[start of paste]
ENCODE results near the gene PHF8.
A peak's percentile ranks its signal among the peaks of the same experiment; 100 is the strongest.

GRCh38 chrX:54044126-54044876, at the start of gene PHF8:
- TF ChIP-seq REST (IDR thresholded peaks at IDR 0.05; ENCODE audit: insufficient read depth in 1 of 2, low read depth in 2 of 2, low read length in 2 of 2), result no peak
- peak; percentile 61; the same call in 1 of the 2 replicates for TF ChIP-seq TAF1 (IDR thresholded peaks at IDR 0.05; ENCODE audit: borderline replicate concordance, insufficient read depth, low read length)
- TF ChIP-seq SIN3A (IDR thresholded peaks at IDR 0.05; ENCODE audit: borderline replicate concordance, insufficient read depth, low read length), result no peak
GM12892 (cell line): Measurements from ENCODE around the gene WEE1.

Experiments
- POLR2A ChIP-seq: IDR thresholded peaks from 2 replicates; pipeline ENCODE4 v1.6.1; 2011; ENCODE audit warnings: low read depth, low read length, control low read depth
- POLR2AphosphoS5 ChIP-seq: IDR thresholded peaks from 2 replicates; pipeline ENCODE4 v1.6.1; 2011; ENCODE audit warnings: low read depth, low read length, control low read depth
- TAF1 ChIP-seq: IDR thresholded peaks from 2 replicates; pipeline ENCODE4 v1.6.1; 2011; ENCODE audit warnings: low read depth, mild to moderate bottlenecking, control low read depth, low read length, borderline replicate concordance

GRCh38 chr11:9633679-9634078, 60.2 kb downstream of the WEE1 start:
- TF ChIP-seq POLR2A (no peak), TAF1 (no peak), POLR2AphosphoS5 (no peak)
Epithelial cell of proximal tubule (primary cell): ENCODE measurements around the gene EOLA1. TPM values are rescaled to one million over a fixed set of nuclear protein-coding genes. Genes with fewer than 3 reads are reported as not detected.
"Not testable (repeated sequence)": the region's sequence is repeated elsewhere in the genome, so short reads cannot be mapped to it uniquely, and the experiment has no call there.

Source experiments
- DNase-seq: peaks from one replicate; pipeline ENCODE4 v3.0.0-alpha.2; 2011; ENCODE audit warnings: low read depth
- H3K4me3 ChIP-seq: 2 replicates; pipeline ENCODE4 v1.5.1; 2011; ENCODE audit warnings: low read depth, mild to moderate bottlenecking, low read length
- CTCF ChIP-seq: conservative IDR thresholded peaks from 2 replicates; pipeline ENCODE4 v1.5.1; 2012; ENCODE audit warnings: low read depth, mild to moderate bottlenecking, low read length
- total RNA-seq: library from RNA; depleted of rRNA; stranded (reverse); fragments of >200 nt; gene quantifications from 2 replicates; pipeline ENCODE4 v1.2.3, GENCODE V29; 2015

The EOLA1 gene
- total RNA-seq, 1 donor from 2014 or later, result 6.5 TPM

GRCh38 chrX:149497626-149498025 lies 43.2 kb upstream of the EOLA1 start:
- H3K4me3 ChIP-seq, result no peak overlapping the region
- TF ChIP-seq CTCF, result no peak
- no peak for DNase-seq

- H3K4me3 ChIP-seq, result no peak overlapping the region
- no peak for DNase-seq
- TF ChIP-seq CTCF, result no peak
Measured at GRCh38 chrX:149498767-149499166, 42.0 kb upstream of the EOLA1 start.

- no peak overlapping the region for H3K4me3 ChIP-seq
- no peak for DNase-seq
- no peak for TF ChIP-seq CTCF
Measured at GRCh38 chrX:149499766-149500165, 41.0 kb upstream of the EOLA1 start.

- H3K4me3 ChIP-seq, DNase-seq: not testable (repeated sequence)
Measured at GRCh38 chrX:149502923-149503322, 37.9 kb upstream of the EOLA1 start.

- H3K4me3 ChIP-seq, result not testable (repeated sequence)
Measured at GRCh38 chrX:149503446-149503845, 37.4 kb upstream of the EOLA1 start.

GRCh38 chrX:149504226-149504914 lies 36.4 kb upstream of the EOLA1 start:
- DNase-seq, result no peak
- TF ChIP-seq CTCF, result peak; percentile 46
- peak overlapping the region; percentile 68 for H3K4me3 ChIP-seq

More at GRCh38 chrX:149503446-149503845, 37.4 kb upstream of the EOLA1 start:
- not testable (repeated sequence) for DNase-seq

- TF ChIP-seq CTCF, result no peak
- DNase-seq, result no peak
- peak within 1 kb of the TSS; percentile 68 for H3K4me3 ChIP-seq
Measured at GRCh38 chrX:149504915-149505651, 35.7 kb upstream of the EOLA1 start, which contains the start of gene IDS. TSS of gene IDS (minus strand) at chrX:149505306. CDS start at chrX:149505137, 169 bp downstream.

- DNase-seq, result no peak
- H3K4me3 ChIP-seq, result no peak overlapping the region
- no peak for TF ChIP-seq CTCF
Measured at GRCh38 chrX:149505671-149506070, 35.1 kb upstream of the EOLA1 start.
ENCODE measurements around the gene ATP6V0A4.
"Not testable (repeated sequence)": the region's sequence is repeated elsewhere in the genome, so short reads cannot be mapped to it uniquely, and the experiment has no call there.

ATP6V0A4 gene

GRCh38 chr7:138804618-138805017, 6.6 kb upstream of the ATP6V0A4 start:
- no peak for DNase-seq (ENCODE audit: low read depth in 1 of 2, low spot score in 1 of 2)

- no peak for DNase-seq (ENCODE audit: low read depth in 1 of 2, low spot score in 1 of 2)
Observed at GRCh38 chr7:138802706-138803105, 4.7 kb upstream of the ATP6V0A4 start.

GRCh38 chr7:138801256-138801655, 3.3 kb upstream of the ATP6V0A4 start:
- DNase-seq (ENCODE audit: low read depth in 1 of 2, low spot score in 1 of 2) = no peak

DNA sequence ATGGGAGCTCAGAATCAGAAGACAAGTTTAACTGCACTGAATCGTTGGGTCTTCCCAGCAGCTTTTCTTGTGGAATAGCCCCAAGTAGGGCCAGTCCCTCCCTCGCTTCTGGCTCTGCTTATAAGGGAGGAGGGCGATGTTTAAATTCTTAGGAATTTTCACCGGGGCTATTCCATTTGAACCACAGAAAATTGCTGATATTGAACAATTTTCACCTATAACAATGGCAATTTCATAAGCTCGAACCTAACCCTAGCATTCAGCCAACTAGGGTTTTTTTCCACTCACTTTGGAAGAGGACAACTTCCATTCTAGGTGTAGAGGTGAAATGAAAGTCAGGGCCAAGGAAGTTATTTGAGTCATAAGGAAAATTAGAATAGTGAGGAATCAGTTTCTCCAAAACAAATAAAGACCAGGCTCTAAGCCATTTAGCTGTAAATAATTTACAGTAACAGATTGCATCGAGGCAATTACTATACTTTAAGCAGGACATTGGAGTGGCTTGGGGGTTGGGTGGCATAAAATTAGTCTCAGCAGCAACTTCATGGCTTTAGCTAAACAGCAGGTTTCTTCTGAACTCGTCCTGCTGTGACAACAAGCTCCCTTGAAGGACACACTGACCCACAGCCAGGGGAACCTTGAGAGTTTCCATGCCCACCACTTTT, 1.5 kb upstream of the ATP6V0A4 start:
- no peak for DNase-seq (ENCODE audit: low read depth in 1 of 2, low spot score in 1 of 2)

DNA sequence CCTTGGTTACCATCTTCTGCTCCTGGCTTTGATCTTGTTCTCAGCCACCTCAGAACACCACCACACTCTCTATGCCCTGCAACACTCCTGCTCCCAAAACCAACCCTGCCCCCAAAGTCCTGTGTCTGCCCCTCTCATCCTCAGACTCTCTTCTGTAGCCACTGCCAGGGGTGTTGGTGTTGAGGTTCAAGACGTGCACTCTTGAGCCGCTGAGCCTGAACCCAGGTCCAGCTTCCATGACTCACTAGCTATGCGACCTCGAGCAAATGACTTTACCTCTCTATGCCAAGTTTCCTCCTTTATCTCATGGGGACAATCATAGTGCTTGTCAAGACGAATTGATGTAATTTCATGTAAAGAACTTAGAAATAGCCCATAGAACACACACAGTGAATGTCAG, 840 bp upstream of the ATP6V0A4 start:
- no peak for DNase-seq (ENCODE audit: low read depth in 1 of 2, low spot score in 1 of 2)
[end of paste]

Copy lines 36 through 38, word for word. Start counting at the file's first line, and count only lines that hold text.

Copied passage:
Measured at GRCh38 chrX:149502923-149503322, 37.9 kb upstream of the EOLA1 start.

- H3K4me3 ChIP-seq, result not testable (repeated sequence)
Measured at GRCh38 chrX:149503446-149503845, 37.4 kb upstream of the EOLA1 start.